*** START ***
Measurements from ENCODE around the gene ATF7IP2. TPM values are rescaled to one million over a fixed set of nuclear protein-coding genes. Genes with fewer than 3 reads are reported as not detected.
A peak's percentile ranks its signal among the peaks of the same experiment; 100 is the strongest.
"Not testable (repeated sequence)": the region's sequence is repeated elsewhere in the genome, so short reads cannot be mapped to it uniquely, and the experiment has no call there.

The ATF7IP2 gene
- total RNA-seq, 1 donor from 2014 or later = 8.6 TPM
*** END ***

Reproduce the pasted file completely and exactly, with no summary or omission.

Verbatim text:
Measurements from ENCODE around the gene ATF7IP2. TPM values are rescaled to one million over a fixed set of nuclear protein-coding genes. Genes with fewer than 3 reads are reported as not detected.
A peak's percentile ranks its signal among the peaks of the same experiment; 100 is the strongest.
"Not testable (repeated sequence)": the region's sequence is repeated elsewhere in the genome, so short reads cannot be mapped to it uniquely, and the experiment has no call there.

The ATF7IP2 gene
- total RNA-seq, 1 donor from 2014 or later = 8.6 TPM